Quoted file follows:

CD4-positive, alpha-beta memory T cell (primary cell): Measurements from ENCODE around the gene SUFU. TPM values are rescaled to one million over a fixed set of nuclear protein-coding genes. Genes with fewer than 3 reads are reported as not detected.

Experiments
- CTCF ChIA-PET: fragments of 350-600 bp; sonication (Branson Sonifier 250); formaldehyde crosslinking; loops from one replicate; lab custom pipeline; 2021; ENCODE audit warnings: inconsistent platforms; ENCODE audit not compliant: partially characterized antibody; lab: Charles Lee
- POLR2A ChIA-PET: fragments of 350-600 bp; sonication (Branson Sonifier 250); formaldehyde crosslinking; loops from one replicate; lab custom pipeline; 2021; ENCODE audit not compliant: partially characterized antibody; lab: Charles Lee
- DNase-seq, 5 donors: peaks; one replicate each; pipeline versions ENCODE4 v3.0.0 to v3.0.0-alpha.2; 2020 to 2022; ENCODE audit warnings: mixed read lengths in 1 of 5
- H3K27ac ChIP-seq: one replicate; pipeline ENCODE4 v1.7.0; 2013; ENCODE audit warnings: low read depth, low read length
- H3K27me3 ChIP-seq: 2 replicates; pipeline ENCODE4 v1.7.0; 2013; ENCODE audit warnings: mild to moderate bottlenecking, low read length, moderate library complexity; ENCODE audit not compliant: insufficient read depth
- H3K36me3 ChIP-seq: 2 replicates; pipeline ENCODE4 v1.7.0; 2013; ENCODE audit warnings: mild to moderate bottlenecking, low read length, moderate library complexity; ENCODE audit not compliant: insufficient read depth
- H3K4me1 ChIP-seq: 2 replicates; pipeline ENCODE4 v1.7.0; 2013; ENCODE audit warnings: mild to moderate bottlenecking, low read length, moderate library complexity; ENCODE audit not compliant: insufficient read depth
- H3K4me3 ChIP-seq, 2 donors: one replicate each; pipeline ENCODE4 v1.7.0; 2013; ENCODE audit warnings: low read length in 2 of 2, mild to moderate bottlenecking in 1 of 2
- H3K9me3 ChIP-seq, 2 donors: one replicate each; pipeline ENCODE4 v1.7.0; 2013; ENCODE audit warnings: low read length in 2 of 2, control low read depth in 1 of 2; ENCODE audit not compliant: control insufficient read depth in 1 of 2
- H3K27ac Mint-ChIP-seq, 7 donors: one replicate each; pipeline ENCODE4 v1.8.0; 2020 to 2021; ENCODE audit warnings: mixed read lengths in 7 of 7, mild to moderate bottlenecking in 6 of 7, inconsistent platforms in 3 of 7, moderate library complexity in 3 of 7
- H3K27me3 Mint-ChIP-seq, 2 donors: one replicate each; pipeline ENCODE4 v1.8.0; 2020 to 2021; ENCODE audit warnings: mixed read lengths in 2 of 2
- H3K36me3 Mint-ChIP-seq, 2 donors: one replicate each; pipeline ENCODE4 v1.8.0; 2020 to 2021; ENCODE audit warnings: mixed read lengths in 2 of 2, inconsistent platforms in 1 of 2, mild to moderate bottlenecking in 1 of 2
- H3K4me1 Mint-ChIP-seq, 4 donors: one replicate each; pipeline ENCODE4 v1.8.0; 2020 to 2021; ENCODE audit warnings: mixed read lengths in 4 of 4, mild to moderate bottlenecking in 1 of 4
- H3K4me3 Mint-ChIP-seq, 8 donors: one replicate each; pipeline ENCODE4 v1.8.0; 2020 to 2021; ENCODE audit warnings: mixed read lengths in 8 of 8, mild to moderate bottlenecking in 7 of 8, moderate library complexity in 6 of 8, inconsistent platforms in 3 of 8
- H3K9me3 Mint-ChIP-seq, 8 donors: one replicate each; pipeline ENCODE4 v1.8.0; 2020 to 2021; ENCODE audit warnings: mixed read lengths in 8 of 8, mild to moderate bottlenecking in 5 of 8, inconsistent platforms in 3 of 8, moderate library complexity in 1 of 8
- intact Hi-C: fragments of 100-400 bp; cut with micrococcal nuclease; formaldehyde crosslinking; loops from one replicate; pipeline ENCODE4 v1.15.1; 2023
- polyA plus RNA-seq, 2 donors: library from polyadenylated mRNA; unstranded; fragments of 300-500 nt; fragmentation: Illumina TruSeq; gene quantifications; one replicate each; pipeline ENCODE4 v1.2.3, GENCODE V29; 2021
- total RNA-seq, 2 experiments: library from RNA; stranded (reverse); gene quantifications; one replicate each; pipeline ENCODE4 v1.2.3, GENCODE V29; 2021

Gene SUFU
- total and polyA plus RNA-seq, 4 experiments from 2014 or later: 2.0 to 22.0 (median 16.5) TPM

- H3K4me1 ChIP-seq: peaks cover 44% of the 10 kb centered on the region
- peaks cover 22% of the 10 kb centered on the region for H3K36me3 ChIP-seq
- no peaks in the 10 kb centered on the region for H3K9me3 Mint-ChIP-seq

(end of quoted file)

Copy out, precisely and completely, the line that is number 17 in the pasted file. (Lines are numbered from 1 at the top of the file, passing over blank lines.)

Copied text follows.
- H3K9me3 Mint-ChIP-seq, 8 donors: one replicate each; pipeline ENCODE4 v1.8.0; 2020 to 2021; ENCODE audit warnings: mixed read lengths in 8 of 8, mild to moderate bottlenecking in 5 of 8, inconsistent platforms in 3 of 8, moderate library complexity in 1 of 8